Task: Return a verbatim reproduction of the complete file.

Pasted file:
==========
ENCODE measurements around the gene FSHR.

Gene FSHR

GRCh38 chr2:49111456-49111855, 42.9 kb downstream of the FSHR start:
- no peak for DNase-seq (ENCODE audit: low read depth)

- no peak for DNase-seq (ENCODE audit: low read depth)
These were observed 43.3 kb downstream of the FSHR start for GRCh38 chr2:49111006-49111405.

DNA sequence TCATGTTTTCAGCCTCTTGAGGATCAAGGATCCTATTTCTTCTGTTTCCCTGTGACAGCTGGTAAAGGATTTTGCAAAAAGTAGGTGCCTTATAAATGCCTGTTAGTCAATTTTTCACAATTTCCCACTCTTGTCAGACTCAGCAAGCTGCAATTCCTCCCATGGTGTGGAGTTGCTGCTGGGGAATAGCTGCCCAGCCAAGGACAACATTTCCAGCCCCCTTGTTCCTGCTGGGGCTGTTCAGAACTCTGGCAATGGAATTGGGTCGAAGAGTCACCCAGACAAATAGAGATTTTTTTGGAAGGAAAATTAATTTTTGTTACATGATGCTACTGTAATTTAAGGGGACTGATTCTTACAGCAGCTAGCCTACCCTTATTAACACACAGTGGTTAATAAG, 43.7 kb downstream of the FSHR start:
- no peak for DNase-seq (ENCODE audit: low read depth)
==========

ENCODE measurements around the gene FSHR.

Gene FSHR

GRCh38 chr2:49111456-49111855, 42.9 kb downstream of the FSHR start:
- no peak for DNase-seq (ENCODE audit: low read depth)

- no peak for DNase-seq (ENCODE audit: low read depth)
These were observed 43.3 kb downstream of the FSHR start for GRCh38 chr2:49111006-49111405.

DNA sequence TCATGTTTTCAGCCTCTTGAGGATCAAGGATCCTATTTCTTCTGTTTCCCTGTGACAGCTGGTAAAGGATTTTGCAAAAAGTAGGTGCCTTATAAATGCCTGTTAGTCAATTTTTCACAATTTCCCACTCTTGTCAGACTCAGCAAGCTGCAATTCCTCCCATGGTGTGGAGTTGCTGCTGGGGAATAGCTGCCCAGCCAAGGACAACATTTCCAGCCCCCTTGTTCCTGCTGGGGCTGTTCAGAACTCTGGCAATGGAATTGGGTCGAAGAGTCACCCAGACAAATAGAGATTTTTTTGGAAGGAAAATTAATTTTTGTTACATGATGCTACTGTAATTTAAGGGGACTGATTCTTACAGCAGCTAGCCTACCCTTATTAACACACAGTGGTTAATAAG, 43.7 kb downstream of the FSHR start:
- no peak for DNase-seq (ENCODE audit: low read depth)